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Monkeypox case confirmed in UK as patient receiving treatment in isolation unit

Monkeypox does not spread easily between people. It is usually a mild, self-limiting illness and most people recover within a few weeks.

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What is Monkeypox? all you need to know

A case of monkeypox has been confirmed in the UK, the UK Health Security Agency (UKHSA) announced today.

The patient is believed to have contracted the rare viral infection from Nigeria, where he was before coming to the UK.

The patient is currently in a sunstroke unit and is being cared for in the infectious disease expert unit at Guy’s and St Thomas’ NHS Foundation Trust, London.

Monkeypox does not spread easily between people. It is usually a mild, self-limiting illness and most people recover within a few weeks.

However, serious illness can occur in some people.

The infection can spread if someone is in close contact with an infected person, but the risk of transmission to the general population is very low, the UKHSA said.







This image shows symptoms of monkeypox
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As a precaution, the UKHSA and NHS are working to contact people who may have come into close contact with those infected.

This includes contacting a number of air passengers who were in close proximity to the patient during their flight.

Those who do not show symptoms are not considered infectious, but those who have been in close contact will be told that if they start to feel unwell they can be treated quickly.

Monkeypox is normally found in remote areas of central and western Africa near tropical rainforests.

Monkeypox has eight symptoms that usually don’t appear for at least five days.

This “incubation period” can last up to 13 or 21 days before it is clear that the person has monkeypox.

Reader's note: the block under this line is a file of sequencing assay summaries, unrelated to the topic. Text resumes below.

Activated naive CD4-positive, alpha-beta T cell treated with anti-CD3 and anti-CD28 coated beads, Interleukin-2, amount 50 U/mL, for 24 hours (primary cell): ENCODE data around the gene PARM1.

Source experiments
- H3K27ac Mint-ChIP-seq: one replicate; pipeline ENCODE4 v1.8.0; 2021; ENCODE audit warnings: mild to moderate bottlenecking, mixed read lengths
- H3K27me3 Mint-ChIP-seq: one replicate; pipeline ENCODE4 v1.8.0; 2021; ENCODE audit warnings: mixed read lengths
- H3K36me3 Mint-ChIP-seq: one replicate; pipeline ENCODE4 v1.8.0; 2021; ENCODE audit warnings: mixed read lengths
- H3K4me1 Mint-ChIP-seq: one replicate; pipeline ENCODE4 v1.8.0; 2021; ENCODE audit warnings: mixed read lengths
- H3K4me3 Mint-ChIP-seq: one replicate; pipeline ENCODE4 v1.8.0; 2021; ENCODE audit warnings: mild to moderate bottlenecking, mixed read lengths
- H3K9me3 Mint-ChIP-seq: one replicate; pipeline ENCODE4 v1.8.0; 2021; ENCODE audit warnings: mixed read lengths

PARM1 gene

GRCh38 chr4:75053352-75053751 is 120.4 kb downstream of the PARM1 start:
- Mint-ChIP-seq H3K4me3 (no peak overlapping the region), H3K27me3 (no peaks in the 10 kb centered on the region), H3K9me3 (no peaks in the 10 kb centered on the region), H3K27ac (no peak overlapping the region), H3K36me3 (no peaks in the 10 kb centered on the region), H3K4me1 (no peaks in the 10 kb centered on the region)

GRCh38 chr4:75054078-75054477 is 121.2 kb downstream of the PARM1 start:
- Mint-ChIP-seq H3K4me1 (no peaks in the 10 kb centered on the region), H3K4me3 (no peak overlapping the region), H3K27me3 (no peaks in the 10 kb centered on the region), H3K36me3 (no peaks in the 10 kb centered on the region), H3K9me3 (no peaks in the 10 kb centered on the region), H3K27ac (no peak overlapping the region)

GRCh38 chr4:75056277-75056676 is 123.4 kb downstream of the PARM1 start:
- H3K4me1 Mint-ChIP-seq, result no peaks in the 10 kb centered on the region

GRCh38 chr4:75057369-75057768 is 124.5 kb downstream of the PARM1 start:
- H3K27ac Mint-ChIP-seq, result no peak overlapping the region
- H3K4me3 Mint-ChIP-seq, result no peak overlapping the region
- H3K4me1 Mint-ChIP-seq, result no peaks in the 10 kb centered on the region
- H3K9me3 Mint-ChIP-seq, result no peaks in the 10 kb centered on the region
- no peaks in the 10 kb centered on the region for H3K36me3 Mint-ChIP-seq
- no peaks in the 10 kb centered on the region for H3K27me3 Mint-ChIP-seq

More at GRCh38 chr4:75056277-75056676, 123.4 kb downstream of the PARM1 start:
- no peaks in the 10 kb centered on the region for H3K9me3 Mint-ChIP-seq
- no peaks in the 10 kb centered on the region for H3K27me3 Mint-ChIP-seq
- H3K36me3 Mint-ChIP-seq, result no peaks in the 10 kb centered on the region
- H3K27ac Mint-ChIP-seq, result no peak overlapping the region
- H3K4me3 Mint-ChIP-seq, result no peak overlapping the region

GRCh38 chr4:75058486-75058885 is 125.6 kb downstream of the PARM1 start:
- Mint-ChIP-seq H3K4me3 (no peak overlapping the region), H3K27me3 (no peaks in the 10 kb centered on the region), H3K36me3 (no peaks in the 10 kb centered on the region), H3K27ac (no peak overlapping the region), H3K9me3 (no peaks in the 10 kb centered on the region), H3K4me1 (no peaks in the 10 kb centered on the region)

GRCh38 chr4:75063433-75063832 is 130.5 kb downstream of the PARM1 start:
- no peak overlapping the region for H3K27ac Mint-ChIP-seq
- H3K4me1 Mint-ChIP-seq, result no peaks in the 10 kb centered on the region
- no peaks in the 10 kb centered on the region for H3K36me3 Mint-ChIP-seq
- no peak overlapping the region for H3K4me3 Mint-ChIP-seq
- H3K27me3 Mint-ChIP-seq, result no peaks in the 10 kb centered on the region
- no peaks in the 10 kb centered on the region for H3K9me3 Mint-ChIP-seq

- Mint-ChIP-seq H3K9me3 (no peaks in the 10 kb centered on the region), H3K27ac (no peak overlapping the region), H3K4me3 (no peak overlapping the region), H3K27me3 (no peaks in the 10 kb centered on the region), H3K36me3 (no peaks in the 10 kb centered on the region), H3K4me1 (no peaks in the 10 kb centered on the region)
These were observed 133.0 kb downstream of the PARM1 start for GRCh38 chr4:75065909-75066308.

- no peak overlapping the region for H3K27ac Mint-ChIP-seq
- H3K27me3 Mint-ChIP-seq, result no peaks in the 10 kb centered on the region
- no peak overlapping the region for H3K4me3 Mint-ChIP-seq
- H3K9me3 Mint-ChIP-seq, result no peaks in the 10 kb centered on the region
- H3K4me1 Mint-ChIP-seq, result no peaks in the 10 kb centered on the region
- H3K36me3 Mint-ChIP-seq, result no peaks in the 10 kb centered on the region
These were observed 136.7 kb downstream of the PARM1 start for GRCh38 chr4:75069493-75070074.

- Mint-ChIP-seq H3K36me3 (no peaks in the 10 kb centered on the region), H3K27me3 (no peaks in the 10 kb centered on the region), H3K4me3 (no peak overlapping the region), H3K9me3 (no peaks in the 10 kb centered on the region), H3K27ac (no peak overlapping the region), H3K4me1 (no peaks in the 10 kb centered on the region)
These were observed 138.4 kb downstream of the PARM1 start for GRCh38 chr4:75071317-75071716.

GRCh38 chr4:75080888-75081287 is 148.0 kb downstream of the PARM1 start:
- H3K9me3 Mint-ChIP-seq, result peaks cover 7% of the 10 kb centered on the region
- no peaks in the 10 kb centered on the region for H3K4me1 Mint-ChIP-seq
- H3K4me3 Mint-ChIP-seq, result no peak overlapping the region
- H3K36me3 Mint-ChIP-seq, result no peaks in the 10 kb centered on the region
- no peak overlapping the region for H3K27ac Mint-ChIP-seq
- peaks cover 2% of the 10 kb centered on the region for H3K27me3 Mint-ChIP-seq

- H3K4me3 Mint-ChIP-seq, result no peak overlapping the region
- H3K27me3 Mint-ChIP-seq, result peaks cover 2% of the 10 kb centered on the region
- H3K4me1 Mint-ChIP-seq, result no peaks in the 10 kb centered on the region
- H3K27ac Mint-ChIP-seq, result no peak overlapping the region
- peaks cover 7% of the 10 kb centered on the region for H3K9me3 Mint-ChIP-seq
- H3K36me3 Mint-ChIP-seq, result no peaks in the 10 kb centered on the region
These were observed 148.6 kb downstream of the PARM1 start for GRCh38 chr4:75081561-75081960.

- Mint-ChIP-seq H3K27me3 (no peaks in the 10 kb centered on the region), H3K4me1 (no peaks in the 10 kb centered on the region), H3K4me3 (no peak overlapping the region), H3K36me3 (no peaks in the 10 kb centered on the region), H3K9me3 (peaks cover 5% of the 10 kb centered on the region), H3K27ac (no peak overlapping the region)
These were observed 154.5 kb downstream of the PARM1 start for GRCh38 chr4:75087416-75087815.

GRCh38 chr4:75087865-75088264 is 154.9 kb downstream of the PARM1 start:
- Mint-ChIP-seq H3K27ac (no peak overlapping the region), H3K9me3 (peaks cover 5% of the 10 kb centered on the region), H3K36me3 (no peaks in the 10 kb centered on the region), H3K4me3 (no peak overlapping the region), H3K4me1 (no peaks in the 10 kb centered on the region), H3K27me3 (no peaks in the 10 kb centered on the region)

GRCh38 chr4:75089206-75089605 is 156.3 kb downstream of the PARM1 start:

During the first five days, the eight symptoms are:

  • A high temperature of 38C or more
  • A headache
  • Muscle aches
  • Back ache
  • Swollen glands
  • Chills
  • Exhaustion
  • A rash that crusts over and may fill with fluid

The rash usually appears within the first five days according to the NHS.

In 95% of cases, the rash affects the face and in 75% the hands, according to the World Health Organization.

You can catch monkeypox by touching an infected person’s stains or scabs or their clothes or bedding, and it can be spread by sneezing and coughing.

However, the virus is considered unlikely to spread from human to human.

It is more likely that the virus came from direct contact with the blood or bodily fluids of an infected animal.

The illness usually lasts two to four weeks and people may get better without treatment.

It can be dangerous if people develop secondary infections such as sepsis, encephalitis, and corneal infection leading to loss of vision.

Furthermore, the UKHSA advises that if passengers are not contacted, they have no action to take.

Dr Colin Brown, Director of Clinical and Emerging Infections, UKHSA, said: “It is important to stress that monkeypox does not spread easily between people and the overall risk to the general public is very low.

“We are working with NHS England and NHS Improvement (NHSEI) to contact people who had close contact with the case before their infection was confirmed, to assess them if necessary and provide advice.






Monkeypox is a rare viral infection

“The UKHSA and NHS have well established and robust infection control procedures for dealing with cases of imported infectious disease and these will be strictly followed.

Dr Nicholas Price, director of the NHSE High Consequence Infection Diseases (airborne) network and infectious disease consultant at Guy’s and St Thomas’, said: “The patient is being treated in our specialist isolation unit at St Thomas’ Hospital by expert clinical staff with infection prevention procedures This is a good example of how the National High Consequence Infectious Diseases Network and the UKHSA are working closely together to respond quickly and effectively to these sporadic cases.

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